From: Jason Zisk <ziskj@n...>  20001102 19:05:52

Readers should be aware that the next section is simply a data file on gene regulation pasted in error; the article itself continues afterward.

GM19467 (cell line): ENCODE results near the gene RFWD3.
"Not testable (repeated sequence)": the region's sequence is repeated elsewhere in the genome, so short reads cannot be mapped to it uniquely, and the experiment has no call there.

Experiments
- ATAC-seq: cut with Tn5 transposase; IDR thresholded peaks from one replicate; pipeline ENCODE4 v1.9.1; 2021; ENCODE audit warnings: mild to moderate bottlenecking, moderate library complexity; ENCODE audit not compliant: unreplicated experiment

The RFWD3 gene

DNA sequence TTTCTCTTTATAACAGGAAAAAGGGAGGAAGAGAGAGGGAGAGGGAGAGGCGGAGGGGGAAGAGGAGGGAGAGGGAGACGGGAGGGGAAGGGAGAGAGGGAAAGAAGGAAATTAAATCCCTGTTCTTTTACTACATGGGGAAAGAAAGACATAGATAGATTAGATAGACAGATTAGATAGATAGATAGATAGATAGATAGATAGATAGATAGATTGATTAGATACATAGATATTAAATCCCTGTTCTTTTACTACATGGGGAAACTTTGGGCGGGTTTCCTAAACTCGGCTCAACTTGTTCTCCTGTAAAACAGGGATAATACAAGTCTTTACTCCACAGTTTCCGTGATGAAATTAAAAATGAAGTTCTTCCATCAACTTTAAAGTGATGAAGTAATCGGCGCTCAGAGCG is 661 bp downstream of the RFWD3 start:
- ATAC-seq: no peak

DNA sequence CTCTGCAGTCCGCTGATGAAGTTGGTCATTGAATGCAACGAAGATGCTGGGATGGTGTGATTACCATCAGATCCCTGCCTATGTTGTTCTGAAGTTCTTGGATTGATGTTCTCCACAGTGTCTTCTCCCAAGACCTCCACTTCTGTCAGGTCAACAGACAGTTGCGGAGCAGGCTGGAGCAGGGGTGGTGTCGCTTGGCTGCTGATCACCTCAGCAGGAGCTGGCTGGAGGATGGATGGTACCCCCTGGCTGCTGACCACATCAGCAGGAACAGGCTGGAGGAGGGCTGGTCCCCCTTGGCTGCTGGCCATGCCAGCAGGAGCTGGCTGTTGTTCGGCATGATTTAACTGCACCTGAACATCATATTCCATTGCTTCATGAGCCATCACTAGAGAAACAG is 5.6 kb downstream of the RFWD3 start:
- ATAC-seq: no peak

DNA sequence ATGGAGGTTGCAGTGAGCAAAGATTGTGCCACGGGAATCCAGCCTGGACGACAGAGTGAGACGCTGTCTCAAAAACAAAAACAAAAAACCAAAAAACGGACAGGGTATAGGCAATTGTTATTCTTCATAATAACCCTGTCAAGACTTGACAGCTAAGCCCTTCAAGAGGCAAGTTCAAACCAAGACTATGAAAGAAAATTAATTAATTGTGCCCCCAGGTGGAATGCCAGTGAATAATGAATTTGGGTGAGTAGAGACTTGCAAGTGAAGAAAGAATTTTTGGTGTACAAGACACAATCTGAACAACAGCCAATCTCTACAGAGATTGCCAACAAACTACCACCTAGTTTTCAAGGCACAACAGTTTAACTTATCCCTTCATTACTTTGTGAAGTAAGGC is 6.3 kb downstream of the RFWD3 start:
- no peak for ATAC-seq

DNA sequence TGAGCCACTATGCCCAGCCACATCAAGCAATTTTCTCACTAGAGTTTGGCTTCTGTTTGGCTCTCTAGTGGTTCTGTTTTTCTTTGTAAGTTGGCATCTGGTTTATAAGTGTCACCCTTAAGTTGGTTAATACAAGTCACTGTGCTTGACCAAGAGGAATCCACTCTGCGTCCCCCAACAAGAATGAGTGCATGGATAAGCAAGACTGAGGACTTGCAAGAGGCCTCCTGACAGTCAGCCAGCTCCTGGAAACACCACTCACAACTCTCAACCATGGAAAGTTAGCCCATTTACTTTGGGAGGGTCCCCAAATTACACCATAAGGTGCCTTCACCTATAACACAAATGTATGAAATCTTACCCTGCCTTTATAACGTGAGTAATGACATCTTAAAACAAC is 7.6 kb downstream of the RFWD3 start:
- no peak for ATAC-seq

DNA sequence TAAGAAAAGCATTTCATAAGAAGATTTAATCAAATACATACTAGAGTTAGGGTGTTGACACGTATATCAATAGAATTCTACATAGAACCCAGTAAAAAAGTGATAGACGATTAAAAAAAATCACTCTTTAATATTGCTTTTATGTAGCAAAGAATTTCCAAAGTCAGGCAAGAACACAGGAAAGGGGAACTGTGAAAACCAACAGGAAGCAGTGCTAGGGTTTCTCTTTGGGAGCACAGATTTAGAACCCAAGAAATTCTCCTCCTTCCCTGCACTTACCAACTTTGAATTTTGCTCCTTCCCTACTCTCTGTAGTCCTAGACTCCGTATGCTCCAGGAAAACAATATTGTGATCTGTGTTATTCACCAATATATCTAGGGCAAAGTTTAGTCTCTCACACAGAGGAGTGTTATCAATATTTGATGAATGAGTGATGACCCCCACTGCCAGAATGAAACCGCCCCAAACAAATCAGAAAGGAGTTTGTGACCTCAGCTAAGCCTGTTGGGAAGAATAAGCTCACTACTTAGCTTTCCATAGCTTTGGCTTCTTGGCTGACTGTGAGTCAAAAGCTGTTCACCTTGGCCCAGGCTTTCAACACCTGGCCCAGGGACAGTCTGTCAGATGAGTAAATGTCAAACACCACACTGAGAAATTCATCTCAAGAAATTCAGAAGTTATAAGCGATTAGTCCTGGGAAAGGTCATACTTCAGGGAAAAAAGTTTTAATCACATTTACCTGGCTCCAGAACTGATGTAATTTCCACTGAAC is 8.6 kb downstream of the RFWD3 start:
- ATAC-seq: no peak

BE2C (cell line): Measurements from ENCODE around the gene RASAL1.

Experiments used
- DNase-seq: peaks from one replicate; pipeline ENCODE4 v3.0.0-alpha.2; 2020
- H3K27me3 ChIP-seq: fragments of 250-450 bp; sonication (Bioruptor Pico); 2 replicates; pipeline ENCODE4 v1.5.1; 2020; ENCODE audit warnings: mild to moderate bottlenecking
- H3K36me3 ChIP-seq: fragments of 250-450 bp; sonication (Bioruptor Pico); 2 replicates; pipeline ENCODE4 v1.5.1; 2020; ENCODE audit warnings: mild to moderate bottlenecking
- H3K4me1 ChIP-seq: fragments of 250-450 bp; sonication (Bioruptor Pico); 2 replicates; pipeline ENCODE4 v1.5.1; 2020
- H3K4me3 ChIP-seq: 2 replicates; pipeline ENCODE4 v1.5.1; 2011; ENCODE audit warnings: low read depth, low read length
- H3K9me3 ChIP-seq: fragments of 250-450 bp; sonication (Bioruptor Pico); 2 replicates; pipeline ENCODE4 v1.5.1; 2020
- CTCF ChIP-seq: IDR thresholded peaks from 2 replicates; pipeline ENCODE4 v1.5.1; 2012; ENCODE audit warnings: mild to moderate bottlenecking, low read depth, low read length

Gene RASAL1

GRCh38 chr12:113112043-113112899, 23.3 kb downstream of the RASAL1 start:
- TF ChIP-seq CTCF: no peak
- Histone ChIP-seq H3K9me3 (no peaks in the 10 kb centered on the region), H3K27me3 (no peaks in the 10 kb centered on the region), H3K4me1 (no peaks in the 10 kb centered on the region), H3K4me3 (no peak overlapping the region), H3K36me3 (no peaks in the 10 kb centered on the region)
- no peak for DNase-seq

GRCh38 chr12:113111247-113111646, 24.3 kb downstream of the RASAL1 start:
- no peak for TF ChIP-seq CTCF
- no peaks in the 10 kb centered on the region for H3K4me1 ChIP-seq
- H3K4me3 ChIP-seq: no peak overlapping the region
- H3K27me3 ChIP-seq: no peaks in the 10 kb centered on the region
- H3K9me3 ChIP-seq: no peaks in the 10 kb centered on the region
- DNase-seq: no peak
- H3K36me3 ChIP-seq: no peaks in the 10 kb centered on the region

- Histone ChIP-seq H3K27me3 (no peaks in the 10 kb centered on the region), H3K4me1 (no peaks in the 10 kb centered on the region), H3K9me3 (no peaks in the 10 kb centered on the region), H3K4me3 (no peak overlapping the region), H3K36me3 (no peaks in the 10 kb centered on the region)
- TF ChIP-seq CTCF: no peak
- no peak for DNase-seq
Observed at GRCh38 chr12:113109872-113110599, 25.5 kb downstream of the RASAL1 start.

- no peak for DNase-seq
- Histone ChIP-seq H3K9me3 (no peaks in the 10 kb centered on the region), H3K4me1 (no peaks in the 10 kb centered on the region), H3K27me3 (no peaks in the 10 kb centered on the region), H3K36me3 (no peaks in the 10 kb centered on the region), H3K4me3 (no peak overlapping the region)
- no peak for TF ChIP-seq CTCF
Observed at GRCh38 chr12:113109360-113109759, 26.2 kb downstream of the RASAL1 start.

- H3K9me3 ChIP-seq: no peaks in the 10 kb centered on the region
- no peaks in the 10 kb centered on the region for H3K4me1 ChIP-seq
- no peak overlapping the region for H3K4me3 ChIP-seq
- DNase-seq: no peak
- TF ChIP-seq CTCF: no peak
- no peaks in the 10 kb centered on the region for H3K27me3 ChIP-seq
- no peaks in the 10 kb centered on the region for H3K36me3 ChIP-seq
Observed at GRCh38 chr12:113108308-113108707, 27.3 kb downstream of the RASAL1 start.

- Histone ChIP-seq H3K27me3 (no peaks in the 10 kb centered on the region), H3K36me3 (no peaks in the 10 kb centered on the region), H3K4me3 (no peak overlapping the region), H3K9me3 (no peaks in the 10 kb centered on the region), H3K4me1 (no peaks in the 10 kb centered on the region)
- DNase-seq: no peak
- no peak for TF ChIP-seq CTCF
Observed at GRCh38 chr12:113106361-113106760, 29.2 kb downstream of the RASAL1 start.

To be absolutely clear. :) I use the same 4x4 matrix I send D3D, the "world matrix". I would call this the local to world matrix. Transpose that, multiply my direction vector by it and it works great. Terminology sucks. :)  Jason Zisk  nFusion Interactive LLC  Original Message  From: "Zhang Zhong Shan" <ZhangZhongShan@...> To: <gdalgorithmslist@...> Sent: Wednesday, November 01, 2000 9:03 PM Subject: RE: [Algorithms] Correct Way to transform direction vector > are you using the transpose of worldlocal or the transpose of localworld? > > i think its the later that you are using, the localworld is the revsers of > worldlocal, so you are accturely applying the rule without noticing. > > this cant be wrong, I can bet my left hand on this. ^_^ > > > zhongshan > > > Original Message > From: Jason Zisk [mailto:ziskj@...] > Sent: Thursday, November 02, 2000 1:26 AM > To: gdalgorithmslist@... > Subject: Re: [Algorithms] Correct Way to transform direction vector > > > This doesn't work, at least it didn't for me. I had to use the transpose of > the matrix that transforms the vertex, no inverse at all. > > If I use the inverse transpose (or transpose inverse) of the worldlocal > matrix it would do position and scaling correctly but the rotation would be > all wrong. By not inverting the matrix all would work. > > I'm working with full 4x4 transformation matrices, the same ones you'd send > to D3D or OGL to tell it what to render. > >  Jason Zisk >  nFusion Interactive LLC > > >  Original Message  > From: "Zhang Zhong Shan" <ZhangZhongShan@...> > To: <gdalgorithmslist@...> > Sent: Wednesday, November 01, 2000 3:05 AM > Subject: RE: [Algorithms] Correct Way to transform direction vector > > > > hi jason, > > > > The rule is: To transform direction vectors, use the INVERSE TRANSPOSE OF > > THE MATRIX THAT TRANSFORMS VERTEX. > > > > In your case, you should use the transpose of inversed worldlocal matrix, > > which is exactly the transpose of your localworld matrix. > > > > btw, getting normals by first transforming the 2 vertices does not work > when > > there is reflection in transformation. > > > > > > > > > > > > Original Message > > From: Jason Zisk [mailto:ziskj@...] > > Sent: Wednesday, November 01, 2000 3:41 AM > > To: Algorithms List > > Subject: Re: [Algorithms] Correct Way to transform direction vector > > > > > > Well I know for sure that transforming 2 points doesn't work if the matrix > > contains scaling. I'm not entirely sure why, I thought I had it figured > out > > but you are right, the change in direction is what you want. All I know > is > > that when I do this, if the matrix has scaling its pointing in the wrong > > direction. > > > > I found out that to go from world space to object space you don't want to > > multiply the dir. vector by transpose(inverse), you just want to use just > > transpose(matrix). > > > > This makes sense since I believe transforming normals was in reference to > > going from object space to world space. > > > > So the final outcome is, if you want to transform a direction vector from > > one space to another, just multiply it by the transpose of the > > transformation matrix. Now if I could remember enough math to know why. > :) > > > >  Jason Zisk > >  nFusion Interactive LLC > > > > > >  Original Message  > > From: "Peter Warden" <Peter.Warden@...> > > To: <gdalgorithmslist@...> > > Sent: Tuesday, October 31, 2000 9:21 AM > > Subject: RE: [Algorithms] Correct Way to transform direction vector > > > > > > > Jason Zisk wrote: > > > > Hey everyone. I'm having a problem transforming a > > > > direction vector from one coordinate space to another. I > > > > need to transform the direction of the ray from world space > > > > to object space so I can do an intersection on the triangles > > > > in a mesh. > > > > > > > > I've tried two things. The first was taking two points on > > > > the line that the > > > > direction vector forms, transforming those by the inverse > > > > matrix of the > > > > object I'm trying to intersect with then recreating the > > > > vector from those > > > > two transformed points. That has problems if you have > > > > scaling in the matrix > > > > though, the direction of the vector could change. So this > > > > solution is no > > > > good in my situation. > > > > > > Surely in this case you _want_ the direction to change if > > > there's scaling. As a thought experiment in 2D, imagine you had > > > a square centred on the origin with corners at (1,1),(1,1), > > > (1,1) and (1,1). Now apply a localtoworld transform to take > > > this shape into worldspace, apply a scaling of x=x*2. This > > > leaves the corners at (2,1),(2,1),(2,1) and (2,1). Now, put > > > a ray into world space that starts at (0,2), and has a direction > > > of (2,1). This ray will touch the (2,1) corner of the square > > > in worldspace. The inverse of the localtoworld transform for > > > the square is x=x/2, and if we apply this to both the ray's > > > origin and to its direction vector, we end up with a ray at > > > (0,2) with a direction of (1,1) in the square's local space. > > > This ray still kisses the same corner of the square, in local > > > space coordinates (1,1). If the direction _hadn't_ been > > > affected by the scaling, the ray in local space would miss the > > > square, which isn't what you want! > > > > > > I'd say transforming the two points by the inverse matrix was > > > the right way to tackle this, the alteration of the direction by > > > scaling is needed in this case. > > > > > > > I looked back at the archives of this list and I noticed a > > > > discussion of > > > > transforming normals. It seems that using the transpose of > > > > the inverted > > > > transformation matrix is the right way to transform a normal. > > > > By doing this > > > > I actually solved some problems (with scaling) but caused others with > > > > rotation. > > > > > > Surface normals are a different case, but I can't come up with > > > an explanation as to why that I'm happy with! The closest I've > > > come is that the normal is part of a plane definition, and so > > > need the rules of plane transformation applied to it, whereas a > > > ray's direction vector isn't and doesn't. Implicit versus > > > explicit representations? An authorative answer from a maths bod > > > would be nice... > > > > > > I take it you've seen the 'Abnormal Normals' article by Eric > > > Haines at > > > http://www.acm.org/tog/resources/RTNews/html/rtnews1a.html > > > , and the response from David Rogers a few issues later? > > > > > > Peter Warden > > > _______________________________________________ > > > GDAlgorithmslist mailing list > > > GDAlgorithmslist@... > > > http://lists.sourceforge.net/mailman/listinfo/gdalgorithmslist > > > > > > _______________________________________________ > > GDAlgorithmslist mailing list > > GDAlgorithmslist@... > > http://lists.sourceforge.net/mailman/listinfo/gdalgorithmslist > > _______________________________________________ > > GDAlgorithmslist mailing list > > GDAlgorithmslist@... > > http://lists.sourceforge.net/mailman/listinfo/gdalgorithmslist > > _______________________________________________ > GDAlgorithmslist mailing list > GDAlgorithmslist@... > http://lists.sourceforge.net/mailman/listinfo/gdalgorithmslist > _______________________________________________ > GDAlgorithmslist mailing list > GDAlgorithmslist@... > http://lists.sourceforge.net/mailman/listinfo/gdalgorithmslist